Something amazing happened in the first few days of September, 1859. Telegraph long-lines in Europe and the United States crashed frequently and some telegraph operators were electrically zapped, knocked into unconsciousness. Motors and other electrical devices burst into flame. There were unusually bright and wild auroral light shows in the night skies. Anything that could measure a magnetic field, or be affected by magnetic disturbances, ranging from sailor's compasses to sensitive magnetometers, behaved erratically.
What caused this trauma? The answer came from an amateur astronomer who had been observing the Sun from his private observatory. Richard Carrington, son of a wealthy brewer, had been following the development of a huge sunspot group many times the size of the Earth, and speculated that somehow this powerful storm blasted Earth with invisible energies then unknown to science.
Since Carrington's observation, links between storms and flares on the Sun have become indelibly linked to magnetic disturbances on Earth and in the Earth's upper atmosphere. As our civilization adopted forms of electricity to create the modern world of commerce, transportation and communication, monitoring these solar disturbances that could disrupt human activities became more and more critical. Today it is essential that we have as complete a knowledge of solar activity as possible. Our global positioning systems, for instance, have not yet experienced a full solar cycle of sunspot activity. And so we do not yet know what to expect, especially if storms of the scale found by Carrington take place.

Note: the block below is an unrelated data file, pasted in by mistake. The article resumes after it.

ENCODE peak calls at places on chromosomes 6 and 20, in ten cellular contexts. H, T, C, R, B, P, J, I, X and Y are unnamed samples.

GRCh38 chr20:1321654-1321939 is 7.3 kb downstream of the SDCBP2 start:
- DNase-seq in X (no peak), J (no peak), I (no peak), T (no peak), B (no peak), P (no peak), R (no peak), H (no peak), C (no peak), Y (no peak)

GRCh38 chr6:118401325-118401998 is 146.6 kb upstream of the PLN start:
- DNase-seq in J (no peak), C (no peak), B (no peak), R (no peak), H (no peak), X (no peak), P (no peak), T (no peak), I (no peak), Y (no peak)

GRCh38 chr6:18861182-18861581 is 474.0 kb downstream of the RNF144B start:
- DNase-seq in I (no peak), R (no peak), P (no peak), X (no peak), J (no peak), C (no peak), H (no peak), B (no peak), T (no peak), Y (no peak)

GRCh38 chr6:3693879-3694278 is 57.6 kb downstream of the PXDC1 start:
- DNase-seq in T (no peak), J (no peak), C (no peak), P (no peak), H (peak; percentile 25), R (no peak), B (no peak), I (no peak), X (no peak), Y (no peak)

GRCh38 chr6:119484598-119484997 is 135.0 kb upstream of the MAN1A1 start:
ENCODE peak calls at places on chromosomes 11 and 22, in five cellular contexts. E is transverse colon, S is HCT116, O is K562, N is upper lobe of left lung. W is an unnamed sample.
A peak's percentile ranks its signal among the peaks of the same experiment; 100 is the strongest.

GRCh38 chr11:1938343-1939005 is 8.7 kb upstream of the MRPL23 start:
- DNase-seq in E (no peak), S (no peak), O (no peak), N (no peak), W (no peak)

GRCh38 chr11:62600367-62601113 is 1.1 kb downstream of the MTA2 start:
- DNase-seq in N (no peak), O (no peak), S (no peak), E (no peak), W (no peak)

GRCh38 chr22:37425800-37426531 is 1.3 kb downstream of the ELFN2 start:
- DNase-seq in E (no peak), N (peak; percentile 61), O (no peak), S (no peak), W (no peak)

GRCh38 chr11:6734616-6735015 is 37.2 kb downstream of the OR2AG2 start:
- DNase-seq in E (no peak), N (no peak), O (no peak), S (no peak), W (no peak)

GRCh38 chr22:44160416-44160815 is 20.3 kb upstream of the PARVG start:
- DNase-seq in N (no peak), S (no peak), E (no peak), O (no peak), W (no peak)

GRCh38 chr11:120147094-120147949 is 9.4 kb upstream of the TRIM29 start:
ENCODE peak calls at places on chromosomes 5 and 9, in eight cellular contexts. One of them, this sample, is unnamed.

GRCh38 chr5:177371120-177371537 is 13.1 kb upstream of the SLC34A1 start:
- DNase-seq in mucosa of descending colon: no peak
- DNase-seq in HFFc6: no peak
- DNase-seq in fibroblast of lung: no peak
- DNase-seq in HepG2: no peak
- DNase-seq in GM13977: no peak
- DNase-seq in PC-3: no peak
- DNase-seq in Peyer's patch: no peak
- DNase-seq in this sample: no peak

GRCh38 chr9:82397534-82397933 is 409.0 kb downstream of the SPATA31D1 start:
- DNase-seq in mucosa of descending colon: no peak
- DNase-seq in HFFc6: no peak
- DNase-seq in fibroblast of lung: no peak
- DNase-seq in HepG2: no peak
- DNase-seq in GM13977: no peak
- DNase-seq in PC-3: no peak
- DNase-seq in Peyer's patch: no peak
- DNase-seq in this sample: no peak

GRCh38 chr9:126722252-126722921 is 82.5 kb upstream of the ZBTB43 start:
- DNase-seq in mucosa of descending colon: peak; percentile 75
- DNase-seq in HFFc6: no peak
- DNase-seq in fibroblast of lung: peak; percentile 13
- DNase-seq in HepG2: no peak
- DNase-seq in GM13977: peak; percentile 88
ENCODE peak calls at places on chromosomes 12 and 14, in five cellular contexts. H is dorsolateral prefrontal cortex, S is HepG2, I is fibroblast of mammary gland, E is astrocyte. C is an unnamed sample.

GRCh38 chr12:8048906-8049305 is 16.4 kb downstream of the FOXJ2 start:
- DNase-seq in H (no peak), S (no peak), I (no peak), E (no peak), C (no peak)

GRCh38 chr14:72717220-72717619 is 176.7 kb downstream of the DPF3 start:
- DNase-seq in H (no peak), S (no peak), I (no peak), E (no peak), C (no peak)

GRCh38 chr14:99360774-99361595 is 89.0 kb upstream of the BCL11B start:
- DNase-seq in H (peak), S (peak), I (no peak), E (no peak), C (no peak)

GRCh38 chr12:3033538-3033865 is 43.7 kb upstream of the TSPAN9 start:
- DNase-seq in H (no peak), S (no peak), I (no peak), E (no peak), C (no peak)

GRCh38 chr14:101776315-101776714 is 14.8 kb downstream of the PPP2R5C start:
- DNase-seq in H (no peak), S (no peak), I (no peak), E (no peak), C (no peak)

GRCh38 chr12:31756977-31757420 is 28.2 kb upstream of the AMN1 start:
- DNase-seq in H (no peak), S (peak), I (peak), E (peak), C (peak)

This year we have asked four scientists who explore space weather and solar activity to help us better appreciate why it is so important to understand space weather, and how enlarged and accelerated efforts around the world and in space have combined through the International Heliophysical year to know the Sun, and its influence on the Earth, as intimately as possible. All of the lectures will employ dramatic new solar imagery gathered from a wide array of instruments, including ground-based radio and optical systems, and satellite missions such as GOES, TRACE, SOHO and, most recently, STEREO.